This spring, New York City students and teachers will head to the forest to encounter mammals - and science lessons - in their natural habitat, thanks to an initiative of the Columbia Center for New Media Teaching and Learning (CCNMTL) and the Black Rock Forest Consortium (BRFC).
The program is an extension of the Virtual Forest Initiative, a project that teaches environmental science with web-based, interactive tools that use real data from the Black Rock Forest north of New York City. In 2011, the Black Rock Forest Consortium was awarded a $500,000 grant from the Toyota USA Foundation to develop two educational modules - on chemistry and biology - for Harlem schools. The grant also supports class field trips to the Forest, where students can experience the forest first-hand and apply what they have learned from the online modules.
The first module, on water chemistry, was launched in late 2012. Over 300 students used the curriculum, and teachers praised the activities as fun and uniquely engaging.
CCNMTL and BRFC recently launched the second module, focusing on mammals and habitats, at several New York City schools serving disadvantaged youth. In this module, students become citizen researchers by taking part in a long-term study to identify Black Rock Forest mammals in various habitats.
Jeff Kidder, Director of Education at BRFC, led the creation of a mammals-centric curriculum, which covers various topics ranging from form and function of skulls and pelts to biological evolution of species. Kidder called on CCNMTL to create a randomized grid sampling tool of the forest for the mammals and habitats module. In the latter, students learn about mammals' eating habits as well as habitats in which they live.
The mammals and habitats module includes an overnight trip to the Black Rock Forest, during which students visit a particular area of the forest and identify the habitat and the mammal population in the area. Before the trip, students do in-class activities that show how an animal’s physiology - such as its teeth, skull, and pelt - relates to the habitat it lives in. They also learn and practice “orienteering” skills, such as using a compass to navigate from one point to another. Teachers and students have access to an online playground grid, which mimics the real research grid used in the field and prepares them for the vocabulary and tools used during the activity at the forest.
The data students collect during the field activities becomes an integral part of real scientific research. “The Virtual Forest [website] allows us to share data collected over years, and then we can ask meaningful questions about it," said Kidder.
Over time, by repeated use of the mammals and habitats module, the forest's habitats will emerge and be represented as colorful overlays on an interactive, online habitat map. The map, also developed by CCNMTL for this module, will show the first name of the students who located the mammals along with their school.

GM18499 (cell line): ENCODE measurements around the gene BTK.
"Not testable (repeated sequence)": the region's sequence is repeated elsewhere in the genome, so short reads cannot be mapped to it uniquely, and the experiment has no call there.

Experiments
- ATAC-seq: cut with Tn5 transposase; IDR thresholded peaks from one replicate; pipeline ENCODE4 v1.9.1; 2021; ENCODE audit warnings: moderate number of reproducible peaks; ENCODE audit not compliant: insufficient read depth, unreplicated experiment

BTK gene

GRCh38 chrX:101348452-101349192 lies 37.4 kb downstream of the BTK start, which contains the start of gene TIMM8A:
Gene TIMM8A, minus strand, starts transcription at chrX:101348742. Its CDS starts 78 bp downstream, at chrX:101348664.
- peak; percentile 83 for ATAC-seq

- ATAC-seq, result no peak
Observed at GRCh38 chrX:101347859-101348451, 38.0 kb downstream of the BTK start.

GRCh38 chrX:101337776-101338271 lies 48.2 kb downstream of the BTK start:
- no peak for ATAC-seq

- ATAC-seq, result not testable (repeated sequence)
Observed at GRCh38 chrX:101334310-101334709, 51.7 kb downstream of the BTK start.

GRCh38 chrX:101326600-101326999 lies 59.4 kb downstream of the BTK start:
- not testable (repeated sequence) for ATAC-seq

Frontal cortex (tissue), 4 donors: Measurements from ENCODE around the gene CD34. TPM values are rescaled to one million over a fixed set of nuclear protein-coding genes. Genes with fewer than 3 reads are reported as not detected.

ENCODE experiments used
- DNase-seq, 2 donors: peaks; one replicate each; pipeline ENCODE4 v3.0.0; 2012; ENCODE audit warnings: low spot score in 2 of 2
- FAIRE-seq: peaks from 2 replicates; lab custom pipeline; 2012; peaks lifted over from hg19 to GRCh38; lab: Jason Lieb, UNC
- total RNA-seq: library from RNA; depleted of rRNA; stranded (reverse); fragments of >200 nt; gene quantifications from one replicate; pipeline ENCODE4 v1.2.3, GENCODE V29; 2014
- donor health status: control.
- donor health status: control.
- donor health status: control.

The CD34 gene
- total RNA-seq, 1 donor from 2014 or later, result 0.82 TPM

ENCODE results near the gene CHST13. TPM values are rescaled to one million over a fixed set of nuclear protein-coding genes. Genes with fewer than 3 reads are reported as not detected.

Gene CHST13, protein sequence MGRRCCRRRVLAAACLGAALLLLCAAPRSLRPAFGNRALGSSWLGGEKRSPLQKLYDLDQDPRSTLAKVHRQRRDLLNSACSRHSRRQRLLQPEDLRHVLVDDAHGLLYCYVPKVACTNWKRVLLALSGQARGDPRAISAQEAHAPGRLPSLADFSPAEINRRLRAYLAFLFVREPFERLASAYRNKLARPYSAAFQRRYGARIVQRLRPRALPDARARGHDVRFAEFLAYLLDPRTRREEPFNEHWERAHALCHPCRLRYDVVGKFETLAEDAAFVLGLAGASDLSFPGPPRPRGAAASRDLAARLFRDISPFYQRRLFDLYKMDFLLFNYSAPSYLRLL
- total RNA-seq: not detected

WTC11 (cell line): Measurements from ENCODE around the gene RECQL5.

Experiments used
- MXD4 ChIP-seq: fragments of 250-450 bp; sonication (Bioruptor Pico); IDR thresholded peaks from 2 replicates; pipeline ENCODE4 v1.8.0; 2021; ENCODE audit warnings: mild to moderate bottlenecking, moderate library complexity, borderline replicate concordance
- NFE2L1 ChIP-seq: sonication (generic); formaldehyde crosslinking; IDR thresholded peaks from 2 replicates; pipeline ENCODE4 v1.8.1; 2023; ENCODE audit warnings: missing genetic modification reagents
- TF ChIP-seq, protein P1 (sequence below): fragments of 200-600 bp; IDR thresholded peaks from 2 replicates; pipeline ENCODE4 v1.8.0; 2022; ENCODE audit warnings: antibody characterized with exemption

As the initiative continues, CCNMTL will investigate the interplay between the classroom, web-based, and field components of the project and study how the online preparatory exercises can improve the educational value of activities in the field. A variety of assessment data will be collected from both student and teacher participants over time. This data will help the project team improve each subsequent use of the educational modules, particularly the design and sequencing of the exercises.
About Black Rock Forest
Black Rock Forest, located 50 miles north of New York City in the Hudson Highlands, offers a natural laboratory that comprises 3,830 acres of forest for scientific researchers, educators, students, and the public to visit and study. In 2007, CCNMTL partnered with the Black Rock Forest Consortium to create the Virtual Forest Initiative—a project aimed at supporting and enhancing research, education, and community activities at the Black Rock Forest. In partnership with professors from Columbia University and Barnard College's Earth and Environmental Sciences Department, CCNMTL developed four interactive online educational modules that provide students with lessons on environmental science practices, such as conducting forest sampling, understanding and analyzing tree respiration, and identifying pollen grains and plant macrofossils. These are being used in several courses at the University and are also open to the public.
Learn more about the Virtual Forest Initiative at http://blackrock.ccnmtl.columbia.edu/portal.
May-16-2014: Video: Virtual Forest Tools Enhance Science Learning and Research
Mar-05-2013: Connecting NYC Students to the Forest, Virtual and Real
Mar-02-2011: Toyota Foundation Grant Enhances Science at Harlem HS
Aug-05-2010: Virtual Forest Initiative Featured at the Ecological Society of America Meeting
Mar-11-2010: Barnard Students Engage with New Virtual Forest Module
Jul-09-2009: Virtual Forest Initiative Modules Piloted at Columbia University
Jan-14-2009: CCNMTL Develops Educational Materials and Technologies for the Virtual Forest Initiative